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Canada General Service 1866-70, 1 clasp, Red River 1870

Officially impressed naming to: 665 Pte. E. Donegan, 1/60 Rifles

Dark toned, good very fine.

123 ‘Red River 1870’ clasps to the 1/60th Rifles from a total issue of 355 medals with this clasp.

Edward Donegan was born at Tullamore, Ireland, and enlisted into the 60th King’s Royal Rifles at Dublin on 28 January 1859, aged 18, a labourer by trade. He served in England, Ireland and Malta before embarking with the 1st Battalion to Canada in September 1867. In April 1869 he re-engaged for a further three years at Montreal and was to remain with the regiment in Canada until his discharge in 1872.

In January 1870, as a result of much local resentment caused by the incorporation of the previously independent Hudson Bay Territory into British Canada, Louis Riel and his native Métis supporters established a provisional government, seized the treasury of the Hudson Bay Company, took over Fort Garry (now Winnipeg), and imprisoned, murdered and mistreated many British residents. In consequence the Government ordered Colonel Garnet Wolseley to lead an expedition to Fort Garry. The so-called ‘Red River Expedition’ was comprised of approximately 1450 men, including the 1st Battalion of the 60th Rifles and two battalions of Canadian militia from Ontario and Quebec. Leaving Toronto in May 1870, the expedition covered the 1118 miles to reach Fort Garry on 24 August, only to find that Riel had withdrawn the previous day and fled to the United States. Thereafter the 1/60th Rifles returned to Quebec, leaving the militiamen to garrison the Fort, whilst Riel was later able to lead a second rebellion in 1885, following which he was captured and hanged for treason.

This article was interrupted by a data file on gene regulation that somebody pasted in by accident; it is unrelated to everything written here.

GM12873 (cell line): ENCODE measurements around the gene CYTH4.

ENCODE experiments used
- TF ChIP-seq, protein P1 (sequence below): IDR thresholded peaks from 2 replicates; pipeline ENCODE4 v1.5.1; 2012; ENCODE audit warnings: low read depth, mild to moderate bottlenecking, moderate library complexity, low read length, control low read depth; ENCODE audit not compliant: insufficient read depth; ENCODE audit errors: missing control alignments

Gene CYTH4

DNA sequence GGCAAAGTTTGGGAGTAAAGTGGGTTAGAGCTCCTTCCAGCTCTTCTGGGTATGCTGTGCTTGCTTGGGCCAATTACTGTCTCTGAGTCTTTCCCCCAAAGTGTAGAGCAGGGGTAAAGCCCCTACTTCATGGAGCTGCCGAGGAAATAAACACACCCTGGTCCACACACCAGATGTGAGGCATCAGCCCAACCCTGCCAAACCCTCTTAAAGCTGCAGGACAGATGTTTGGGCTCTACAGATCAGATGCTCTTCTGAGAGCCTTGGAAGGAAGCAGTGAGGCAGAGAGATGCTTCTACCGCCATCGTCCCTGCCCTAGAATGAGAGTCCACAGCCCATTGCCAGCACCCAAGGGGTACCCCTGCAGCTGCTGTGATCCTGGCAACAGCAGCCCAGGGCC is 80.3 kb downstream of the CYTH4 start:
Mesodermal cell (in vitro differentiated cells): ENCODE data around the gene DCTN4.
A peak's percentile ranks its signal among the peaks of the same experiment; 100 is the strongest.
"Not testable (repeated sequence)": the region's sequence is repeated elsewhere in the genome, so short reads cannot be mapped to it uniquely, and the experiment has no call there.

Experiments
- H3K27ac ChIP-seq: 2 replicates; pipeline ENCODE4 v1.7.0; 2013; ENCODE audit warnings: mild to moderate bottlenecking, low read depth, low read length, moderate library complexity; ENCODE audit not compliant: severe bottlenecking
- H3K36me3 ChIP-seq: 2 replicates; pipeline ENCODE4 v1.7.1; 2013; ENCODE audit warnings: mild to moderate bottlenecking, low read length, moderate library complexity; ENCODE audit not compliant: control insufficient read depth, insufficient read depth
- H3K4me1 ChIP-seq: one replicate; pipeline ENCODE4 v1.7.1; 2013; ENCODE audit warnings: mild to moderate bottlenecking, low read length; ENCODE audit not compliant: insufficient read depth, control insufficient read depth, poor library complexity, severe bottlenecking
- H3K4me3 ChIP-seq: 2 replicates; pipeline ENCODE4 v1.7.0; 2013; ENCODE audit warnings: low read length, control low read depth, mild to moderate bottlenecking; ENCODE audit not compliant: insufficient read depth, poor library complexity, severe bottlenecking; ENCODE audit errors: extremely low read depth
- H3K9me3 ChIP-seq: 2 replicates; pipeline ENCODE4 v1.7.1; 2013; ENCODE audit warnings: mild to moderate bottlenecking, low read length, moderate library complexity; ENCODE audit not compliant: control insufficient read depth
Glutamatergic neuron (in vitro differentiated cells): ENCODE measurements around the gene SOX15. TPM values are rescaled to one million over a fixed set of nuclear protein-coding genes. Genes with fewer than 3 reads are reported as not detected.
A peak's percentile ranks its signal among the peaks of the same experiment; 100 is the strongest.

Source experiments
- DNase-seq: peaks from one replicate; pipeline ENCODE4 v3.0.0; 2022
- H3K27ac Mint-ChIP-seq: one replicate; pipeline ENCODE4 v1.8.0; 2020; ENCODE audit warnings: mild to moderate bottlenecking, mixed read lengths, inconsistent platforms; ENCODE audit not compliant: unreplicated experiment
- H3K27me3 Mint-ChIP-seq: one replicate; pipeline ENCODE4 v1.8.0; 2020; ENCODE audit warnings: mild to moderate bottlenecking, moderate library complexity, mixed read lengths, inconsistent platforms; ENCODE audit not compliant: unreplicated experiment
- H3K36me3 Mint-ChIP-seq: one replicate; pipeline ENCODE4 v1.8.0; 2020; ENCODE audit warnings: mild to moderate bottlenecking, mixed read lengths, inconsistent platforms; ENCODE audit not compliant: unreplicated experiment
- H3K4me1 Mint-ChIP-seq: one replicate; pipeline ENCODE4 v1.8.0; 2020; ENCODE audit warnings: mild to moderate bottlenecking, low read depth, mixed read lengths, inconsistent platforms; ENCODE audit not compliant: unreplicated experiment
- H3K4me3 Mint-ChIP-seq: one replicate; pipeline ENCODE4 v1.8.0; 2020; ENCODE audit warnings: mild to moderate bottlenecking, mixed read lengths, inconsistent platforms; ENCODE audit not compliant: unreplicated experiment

The 60th then remained in Quebec until late 1871, when they embarked for Halifax, Nova Scotia, where Edward Donegan was discharged on 7 May 1872, ‘free’ after 13 years service. Donegan remained in Canada and can be found in both the 1881 and 1891 census returns living in Morrisburg Village, Ontario, with his wife Isabella; and in the 1901 census return living with his wife in Aylmer, Quebec, his occupation being listed in each return as a tailor, a role that he was occasionally shown as undertaking in the regimental muster rolls. When he claimed his medal in 1899, he was a Canadian resident so his medal was issued by the Canadian authorities and was therefore officially impressed in the Canadian style.

Sold with copied extracts from the C.G.S. Medal Register, various muster and pay lists, and census returns.

Product Code: EM2454

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